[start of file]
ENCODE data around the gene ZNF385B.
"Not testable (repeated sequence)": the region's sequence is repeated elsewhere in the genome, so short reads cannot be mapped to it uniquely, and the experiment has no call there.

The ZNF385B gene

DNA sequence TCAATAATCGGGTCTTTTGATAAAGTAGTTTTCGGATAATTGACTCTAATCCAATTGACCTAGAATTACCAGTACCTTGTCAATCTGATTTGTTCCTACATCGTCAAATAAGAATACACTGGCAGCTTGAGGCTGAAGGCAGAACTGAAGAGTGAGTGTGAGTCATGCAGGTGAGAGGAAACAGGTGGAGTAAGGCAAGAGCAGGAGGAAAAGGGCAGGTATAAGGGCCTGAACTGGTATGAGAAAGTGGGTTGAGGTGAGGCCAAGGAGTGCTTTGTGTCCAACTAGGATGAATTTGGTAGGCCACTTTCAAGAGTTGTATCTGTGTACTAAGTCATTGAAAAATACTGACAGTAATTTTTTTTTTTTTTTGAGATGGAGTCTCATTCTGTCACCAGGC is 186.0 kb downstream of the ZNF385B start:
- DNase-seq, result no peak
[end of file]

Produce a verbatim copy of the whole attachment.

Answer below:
ENCODE data around the gene ZNF385B.
"Not testable (repeated sequence)": the region's sequence is repeated elsewhere in the genome, so short reads cannot be mapped to it uniquely, and the experiment has no call there.

The ZNF385B gene

DNA sequence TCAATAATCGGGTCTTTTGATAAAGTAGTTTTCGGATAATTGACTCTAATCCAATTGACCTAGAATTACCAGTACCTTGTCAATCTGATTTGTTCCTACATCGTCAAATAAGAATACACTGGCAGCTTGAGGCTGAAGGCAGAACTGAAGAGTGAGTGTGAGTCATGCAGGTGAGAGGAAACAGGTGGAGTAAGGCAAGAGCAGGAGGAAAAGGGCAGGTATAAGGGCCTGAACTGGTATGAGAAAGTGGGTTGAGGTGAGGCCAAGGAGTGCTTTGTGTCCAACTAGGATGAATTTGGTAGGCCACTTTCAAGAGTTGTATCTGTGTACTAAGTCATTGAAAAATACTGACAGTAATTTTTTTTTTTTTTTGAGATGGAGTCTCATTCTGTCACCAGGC is 186.0 kb downstream of the ZNF385B start:
- DNase-seq, result no peak